Psocids in Food Processing and Distribution

Psocids are becoming increasingly important as pests in food processing and distribution especially as contaminants in or on packaging. They are potential safety hazards causing slippery floors, potential allergens, and can potentially taint infested food ingredients. Management of psocids is complicated by the occurrence of eight common species in food processing environments with dramatically different characteristics, and infestations often involve multiple species. Psocids are often overlooked due to their small size, but are increasingly noticed by alert inspectors in pallet shrink-wrap or on bags or packages. Packaging supplies stored in a poorly ventilated, humid structure are at risk for becoming contaminated with psocids. Knowledge is limited on effective insecticides, and options further limited by lack of product registrations or appropriate application techniques for surfaces needing remedies. Non-chemical management techniques are often not practical or timely to implement for psocid relief in an industrial setting.

Psocids Pest Management

Psocoptera: Liposcelididae
Liposcelis bostrychophila Badonnel
Most widespread psocid species and one that reproduces without males.


Psocids are minute, about 1 mm in length, color ranging from white to brown or grey.

The body is flattened dorso-ventrally, somewhat stubby in proportion, and about 3 times longer than wide.

The head is wider than the thorax and may seem a bit too large in proportion to the rest of the body. Antennae are long and thread-like.

May or may not have wing buds or wings held roof-like over abdomen.

May be noticed as isolated individuals, or as millions coating extensive surfaces.

An excellent picture key to species and literature review:


Psocids, otherwise known as booklice or barklice, are usually associated with high humidity, slight dampness, and mold spores. They feed on starches and molds. Stored grain and milled products are good substrates, but normal deposits of dust can also support huge populations and outbreaks. “Dust,” of course, could be a variable mixture of airborne particulates including mineral and organic materials with nutritive value. Psocids have simple metamorphosis and development from egg to adult can take as little as 18 days. Adults can live up to 3 months. At least two species, Liposcelis bostrychophila and Lepinotus reticulatus can reproduce parthenogenetically.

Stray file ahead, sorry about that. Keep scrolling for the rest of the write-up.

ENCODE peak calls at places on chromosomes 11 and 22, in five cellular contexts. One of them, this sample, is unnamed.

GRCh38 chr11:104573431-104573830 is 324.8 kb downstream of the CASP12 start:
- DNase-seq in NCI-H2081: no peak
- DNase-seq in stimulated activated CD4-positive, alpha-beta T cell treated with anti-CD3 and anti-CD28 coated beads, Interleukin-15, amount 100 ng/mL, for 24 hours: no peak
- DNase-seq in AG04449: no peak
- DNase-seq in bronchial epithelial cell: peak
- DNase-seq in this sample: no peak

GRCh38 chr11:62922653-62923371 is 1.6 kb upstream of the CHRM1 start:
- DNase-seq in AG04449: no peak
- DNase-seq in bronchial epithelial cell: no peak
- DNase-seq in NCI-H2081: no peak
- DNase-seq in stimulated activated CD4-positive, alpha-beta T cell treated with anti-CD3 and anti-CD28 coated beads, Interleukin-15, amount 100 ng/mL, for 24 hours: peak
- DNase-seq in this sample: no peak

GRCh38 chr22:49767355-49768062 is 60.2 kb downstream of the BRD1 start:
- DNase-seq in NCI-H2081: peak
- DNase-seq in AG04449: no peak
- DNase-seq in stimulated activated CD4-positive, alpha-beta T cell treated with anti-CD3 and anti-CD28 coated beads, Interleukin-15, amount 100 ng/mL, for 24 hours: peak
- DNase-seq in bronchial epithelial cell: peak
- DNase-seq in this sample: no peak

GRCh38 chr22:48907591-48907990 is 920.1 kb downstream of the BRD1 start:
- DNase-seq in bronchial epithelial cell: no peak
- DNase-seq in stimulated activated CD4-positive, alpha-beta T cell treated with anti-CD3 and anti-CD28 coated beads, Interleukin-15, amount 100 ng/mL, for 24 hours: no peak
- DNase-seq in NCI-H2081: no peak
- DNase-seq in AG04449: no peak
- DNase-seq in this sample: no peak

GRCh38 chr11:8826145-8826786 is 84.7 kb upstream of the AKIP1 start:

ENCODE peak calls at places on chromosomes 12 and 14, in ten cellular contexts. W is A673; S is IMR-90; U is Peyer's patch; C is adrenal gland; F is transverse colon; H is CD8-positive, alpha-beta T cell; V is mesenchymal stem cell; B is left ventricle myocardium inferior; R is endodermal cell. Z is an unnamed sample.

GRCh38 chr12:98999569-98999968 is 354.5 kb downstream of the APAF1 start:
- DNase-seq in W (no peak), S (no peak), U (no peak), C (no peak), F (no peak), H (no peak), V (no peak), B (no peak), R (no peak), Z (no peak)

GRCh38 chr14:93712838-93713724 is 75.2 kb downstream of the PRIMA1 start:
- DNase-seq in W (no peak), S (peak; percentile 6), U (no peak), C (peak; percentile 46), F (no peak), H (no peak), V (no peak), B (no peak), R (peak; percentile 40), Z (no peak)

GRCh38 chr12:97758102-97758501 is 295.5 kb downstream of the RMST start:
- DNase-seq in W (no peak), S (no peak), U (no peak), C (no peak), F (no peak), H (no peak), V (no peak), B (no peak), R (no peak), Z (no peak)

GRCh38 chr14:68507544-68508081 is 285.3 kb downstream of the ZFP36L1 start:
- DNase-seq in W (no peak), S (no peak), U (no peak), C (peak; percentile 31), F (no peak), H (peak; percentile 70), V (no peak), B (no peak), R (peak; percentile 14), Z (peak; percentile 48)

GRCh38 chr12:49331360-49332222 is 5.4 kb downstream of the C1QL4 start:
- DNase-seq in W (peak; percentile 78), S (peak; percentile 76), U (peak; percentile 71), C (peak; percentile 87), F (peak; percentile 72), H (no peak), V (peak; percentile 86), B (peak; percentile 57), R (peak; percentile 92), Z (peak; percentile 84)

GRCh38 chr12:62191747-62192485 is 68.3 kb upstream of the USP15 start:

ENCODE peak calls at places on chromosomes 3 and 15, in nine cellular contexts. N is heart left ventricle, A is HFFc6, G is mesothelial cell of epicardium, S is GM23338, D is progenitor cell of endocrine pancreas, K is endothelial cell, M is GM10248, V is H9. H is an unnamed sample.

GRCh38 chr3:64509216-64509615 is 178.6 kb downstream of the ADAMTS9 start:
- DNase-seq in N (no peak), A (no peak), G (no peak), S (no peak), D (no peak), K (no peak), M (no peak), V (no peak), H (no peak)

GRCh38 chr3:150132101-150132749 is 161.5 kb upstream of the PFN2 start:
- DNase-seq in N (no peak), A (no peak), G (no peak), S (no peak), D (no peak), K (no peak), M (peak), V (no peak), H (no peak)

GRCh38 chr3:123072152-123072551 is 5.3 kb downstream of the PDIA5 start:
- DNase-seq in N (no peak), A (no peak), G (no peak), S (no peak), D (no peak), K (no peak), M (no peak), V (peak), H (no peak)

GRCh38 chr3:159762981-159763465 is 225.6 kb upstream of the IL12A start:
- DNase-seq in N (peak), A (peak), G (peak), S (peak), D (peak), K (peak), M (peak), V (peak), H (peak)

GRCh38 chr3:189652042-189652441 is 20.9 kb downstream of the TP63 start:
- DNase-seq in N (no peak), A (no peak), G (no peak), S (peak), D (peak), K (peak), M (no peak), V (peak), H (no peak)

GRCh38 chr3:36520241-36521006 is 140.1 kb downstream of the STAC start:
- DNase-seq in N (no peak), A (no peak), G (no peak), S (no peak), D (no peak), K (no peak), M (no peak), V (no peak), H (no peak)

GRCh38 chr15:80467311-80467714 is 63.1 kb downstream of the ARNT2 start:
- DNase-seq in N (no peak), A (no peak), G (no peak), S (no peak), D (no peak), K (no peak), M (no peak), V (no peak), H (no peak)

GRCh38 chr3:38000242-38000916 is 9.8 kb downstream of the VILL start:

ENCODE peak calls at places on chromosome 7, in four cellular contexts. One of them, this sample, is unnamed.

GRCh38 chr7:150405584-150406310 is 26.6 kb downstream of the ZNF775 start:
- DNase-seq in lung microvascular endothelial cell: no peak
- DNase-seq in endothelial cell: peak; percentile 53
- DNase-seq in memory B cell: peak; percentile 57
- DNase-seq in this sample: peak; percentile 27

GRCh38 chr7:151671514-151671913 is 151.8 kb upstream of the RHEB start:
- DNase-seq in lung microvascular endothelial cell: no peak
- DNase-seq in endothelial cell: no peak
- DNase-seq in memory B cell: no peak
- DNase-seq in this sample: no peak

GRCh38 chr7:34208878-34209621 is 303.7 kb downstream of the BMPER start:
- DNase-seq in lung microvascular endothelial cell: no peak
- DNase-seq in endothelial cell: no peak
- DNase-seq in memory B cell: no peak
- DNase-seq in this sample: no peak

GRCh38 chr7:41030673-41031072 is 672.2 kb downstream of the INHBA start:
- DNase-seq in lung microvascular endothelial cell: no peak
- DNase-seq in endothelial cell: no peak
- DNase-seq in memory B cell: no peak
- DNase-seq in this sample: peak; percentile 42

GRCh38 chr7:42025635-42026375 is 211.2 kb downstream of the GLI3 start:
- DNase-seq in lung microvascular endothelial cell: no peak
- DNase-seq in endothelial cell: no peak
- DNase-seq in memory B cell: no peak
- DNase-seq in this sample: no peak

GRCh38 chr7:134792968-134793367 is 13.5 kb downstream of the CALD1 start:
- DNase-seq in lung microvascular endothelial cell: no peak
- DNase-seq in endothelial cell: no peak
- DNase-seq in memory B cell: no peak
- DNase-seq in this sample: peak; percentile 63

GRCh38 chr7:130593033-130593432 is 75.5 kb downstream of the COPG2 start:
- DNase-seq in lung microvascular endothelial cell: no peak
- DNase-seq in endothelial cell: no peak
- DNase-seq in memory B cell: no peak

Facilities with psocid histories or located in climates with routine or occasional humid weather should inspect for psocids in the humid seasons. Activity can be spotted on floor sanitation lines behind storage racks where air movement is limited. Inspect bags and packages containing starchy products that may have attractive coatings of dust.

The classic recommendation to correct the moisture situation is much easier said than done in industrial facilities, which usually lack environmental controls of this kind. Portable heaters, fans, dehumidifiers and other means to move air and promote drying of humidity or dampness may be viable for certain areas.

The most susceptible supplies or products should be stored above floor level on racks where air circulation will be best.

Avoid wood pallets to the extent possible, or take special care to select pallets that are clean and dry.

Psocids can be controlled with heat. Optimum temperatures for psocid development may be in the 80’s and 90’s, but susceptibility to heat mortality increases dramatically above 104 F.

Fumigants vary in performance depending on psocid species and life stage. Part of the psocid problem is thought to be from development of tolerance to phosphine grain fumigations targeted at beetle pests. Eggs are particularly tolerant to phosphine. Sulfuryl fluoride can control psocids but effective rates of application vary widely by species and targeted life stage. Methyl bromide includes psocids on the label but rates of application are higher than normal.

Several insecticides have been tested with variable results.

  • Pyrethrin or esfenvalerate are not effective.
  • B-cyfluthrin (Tempo® products) and chlorfenapyr (Phantom®) are effective as surface treatments, but not viable options for many broadcast type treatments. Total release aerosol products such as Pro Control Plus (Whitmire MicroGen, EPA 499-462) or comparable products containing pyrethrin plus cyfluthrin might be an option for getting cyfluthrin treatments onto surfaces in packaged product areas, or for treating truck trailers.
  • Organophosphate grain protectants are effective. This suggests that another OP, vapona aerosol treatments might be a viable tactic for treating large surface areas and finished products. Anecdotally, vapona was effective when used in this manner in Australia.
  • Methoprene insect growth regulator is partially effective. Methoprene might serve well as a tank mix partner with other insecticides targeted for extensive surface areas and finished products.
  • Diatomaceous earth (DE) is not effective. Surprisingly, as a desiccant on a soft-bodied insect, DE requires low humidity to be effective, which will not be the circumstance with psocid outbreaks. Psocids also have a cuticular lipid concentration that helps them tolerate dusts and desiccants. DE would also be inappropriate to spread in most food processing and distribution places needing relief from psocids.

PDF Download



Opit, G., J. Throne, and K.Friesen. Stored-Product Psocid Identification Website.

Opit, G., J.Throne, and K.Friesen. Psocid ID:Fact Sheet.

Rees, D. 2004. Insects of Stored Products. CSIRO Publishing. Collingwood VIC, Au.

Throne, J.E. 2009. Efficacy of Fumigants Against Psocids, and Other Management Tactics. MB Alternatives: Focus on Profume and IPM Tactics. Sulfuryl Fluoride Fumigation Workshop. Kansas State University, August 19-21, 2009.

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